Gerald Malsbary translates Fr. Adalbert de Vogue’s book Saint Benoit: L’homme et l’oeuvre, published in France in 2001, into English for St. Bede’s Publications. Fr. Adalbert is a Benedictine monk of Pierre-qui-Vire Abbey in France, the motherhouse of the reviewer’s own monastery, St. Gregory’s Abbey.
A renowned monastic scholar, Fr. Adalbert has taught at the Benedictine international university of Sant’Anselmo in Rome. His book examines the two major sources for the life of St. Benedict, who is known as the Patriarch of Western Monasticism: the Life of St. Benedict, which is in the Second Dialogues of St. Gregory the Great (Pope from 590 to 604 and the first monk to attain the position); the second source is St. Benedict’s own Rule, written in the sixth century.
Fr. Adalbert’s examinations are really commentaries on these two sources which he is Eminently qualified to present commentaries on these two sources, Fr. Adalbert explains that the St. Gregory the Great’s Life of Benedict was not intended to be a biography as we know it today. St. Gregory sought not only to teach about the saint but also about how Christians should live using hagiography, employing scripture stories as a basis for his stories of St. Benedict.
St. Gregory had four living sources who were monks under St. Benedict, giving him access to a pretty accurate record of the events of St. Benedict’s life. He wanted to do more with that by showing how great a saint Benedict was or is. There are many miracle stories, and Fr. Adalbert explains their background. He also shows how St. Gregory used different devices such as numbers and the manner in which he arranged the story - having three miracle stories, a story of a teaching, then three more miracle stories. The audience of St. Gregory’s day would understand that he was emphasizing a focal point to which the reader or listener should pay attention.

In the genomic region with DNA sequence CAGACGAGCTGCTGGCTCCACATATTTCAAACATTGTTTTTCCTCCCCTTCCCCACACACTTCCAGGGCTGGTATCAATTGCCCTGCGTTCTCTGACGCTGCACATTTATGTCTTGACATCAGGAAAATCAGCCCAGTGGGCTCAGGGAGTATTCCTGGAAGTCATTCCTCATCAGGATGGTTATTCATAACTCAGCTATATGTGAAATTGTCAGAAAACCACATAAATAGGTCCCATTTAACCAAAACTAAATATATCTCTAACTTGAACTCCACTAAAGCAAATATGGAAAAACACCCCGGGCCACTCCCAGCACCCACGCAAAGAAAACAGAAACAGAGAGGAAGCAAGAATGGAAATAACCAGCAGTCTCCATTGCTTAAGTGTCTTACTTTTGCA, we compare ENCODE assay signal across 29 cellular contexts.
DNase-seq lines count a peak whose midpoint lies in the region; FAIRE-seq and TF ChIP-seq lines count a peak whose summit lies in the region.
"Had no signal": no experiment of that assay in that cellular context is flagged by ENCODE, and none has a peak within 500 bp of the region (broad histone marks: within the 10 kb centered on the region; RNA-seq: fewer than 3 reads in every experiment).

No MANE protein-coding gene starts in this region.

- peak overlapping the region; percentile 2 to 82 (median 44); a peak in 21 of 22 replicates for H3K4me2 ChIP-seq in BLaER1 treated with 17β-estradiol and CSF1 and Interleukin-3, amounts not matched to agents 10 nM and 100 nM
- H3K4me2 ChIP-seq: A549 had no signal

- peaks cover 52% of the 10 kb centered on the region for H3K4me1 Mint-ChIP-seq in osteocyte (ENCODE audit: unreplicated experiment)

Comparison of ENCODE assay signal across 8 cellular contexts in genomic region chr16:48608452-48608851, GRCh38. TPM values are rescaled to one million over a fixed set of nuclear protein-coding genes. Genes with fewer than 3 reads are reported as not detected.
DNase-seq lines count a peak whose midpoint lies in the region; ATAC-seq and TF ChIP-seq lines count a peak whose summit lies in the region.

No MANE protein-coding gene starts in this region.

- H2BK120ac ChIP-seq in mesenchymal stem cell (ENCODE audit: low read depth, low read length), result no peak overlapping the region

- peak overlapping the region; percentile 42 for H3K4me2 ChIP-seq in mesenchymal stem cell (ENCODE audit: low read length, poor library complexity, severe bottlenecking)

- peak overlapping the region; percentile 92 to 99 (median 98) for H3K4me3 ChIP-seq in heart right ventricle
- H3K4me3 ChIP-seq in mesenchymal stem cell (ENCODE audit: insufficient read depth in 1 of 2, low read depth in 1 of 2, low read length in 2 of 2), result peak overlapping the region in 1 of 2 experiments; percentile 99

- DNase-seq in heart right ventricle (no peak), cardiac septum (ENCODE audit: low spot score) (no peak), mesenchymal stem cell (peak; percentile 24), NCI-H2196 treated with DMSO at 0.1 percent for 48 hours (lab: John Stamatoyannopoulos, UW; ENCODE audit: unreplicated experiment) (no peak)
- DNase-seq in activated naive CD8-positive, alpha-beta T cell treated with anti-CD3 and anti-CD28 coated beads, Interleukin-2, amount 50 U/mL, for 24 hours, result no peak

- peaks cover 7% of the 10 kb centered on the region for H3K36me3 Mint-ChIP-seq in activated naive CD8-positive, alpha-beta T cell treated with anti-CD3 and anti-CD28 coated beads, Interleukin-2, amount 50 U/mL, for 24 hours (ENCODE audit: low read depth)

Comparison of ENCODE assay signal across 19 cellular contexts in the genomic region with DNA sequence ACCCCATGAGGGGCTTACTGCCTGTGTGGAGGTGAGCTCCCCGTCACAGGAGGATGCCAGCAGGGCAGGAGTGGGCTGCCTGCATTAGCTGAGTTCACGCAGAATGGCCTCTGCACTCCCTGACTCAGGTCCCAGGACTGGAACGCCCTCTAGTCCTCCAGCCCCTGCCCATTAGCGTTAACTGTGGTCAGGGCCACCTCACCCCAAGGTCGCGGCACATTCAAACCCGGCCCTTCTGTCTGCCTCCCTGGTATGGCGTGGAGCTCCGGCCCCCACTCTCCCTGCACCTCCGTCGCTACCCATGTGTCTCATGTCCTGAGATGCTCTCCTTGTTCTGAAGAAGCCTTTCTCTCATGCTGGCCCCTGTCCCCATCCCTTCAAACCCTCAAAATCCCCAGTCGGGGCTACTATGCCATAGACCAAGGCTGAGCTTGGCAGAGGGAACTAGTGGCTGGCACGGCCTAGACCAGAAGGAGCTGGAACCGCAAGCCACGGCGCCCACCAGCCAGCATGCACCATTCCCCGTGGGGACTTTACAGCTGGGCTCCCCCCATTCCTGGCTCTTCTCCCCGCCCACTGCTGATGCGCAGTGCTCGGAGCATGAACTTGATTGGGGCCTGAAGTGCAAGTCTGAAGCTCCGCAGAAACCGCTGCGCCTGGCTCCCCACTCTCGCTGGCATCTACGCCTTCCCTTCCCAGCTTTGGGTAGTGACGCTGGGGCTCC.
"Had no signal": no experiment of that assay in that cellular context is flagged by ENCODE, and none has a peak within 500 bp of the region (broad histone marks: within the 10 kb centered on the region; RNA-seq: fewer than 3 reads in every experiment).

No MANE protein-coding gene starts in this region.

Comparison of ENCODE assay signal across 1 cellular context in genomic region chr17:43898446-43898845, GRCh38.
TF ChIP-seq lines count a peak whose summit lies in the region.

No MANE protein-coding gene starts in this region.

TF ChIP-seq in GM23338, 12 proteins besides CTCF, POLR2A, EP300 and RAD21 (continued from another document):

The Second Dialogue is the longest of St. Gregory’s Dialogues, in which Gregory discusses various Italian saints with his deacon, Peter. He shows that miracles and saints existed even in their time long after the days of Jesus and the Apostles.
Fr. Adalbert’s second examination is on the Rule of Saint Benedict. St. Gregory says in the conclusion of his biography on St. Benedict that the man could not have been different from his own Rule, making it another source about him.
The Rule was not a totally original work of St. Benedict. Fr. Adalbert discusses how St. Benedict used various rules that already existed, the Rule of St. Pachomius, the Rule of St. Augustine, and the Rule of St. Basil the Great, among others. He also employed material from John Cassian’s works, The Institutes, The Conferences, and other additional rules and monastic works. A major source for St. Benedict is what is called the Rule of the Master, on which Fr. Adalbert is a major expert; another important source was the Scriptures – the Rule of Benedict is full of Scriptural quotes and allusions.
Fr. Adalbert compares the Rule of the Master (RM) and the Rule of St. Benedict (RB), pointing out which parts Benedict copied directly from the RM and those parts that he got elsewhere. He also shows what aspects in the Rule are St. Benedict’s own creations. Many times St. Benedict would tone down or moderate what the RM had prescribed.
Fr. Adalbert’s book is a great introduction into the life of St. Benedict from the two oldest sources on him. This is also a great introduction into the saint Pope Benedict XVI chose as his papal name. This book is highly recommended to those interested in St. Benedict, monasticism, and monastic history.
Fr. Adalbert de Vogue has many books and articles with most in French, but many have been translated into English. Some of these books are: To Desire Eternal Life (2002), Reading St. Benedict (1994), Life of St. Benedict (1993), Rule of St. Benedict: A Doctrinal and Spiritual Commentary (1983), the two-volume set of Community and Abbot In the Rule of St. Benedict (1978-79), and many articles.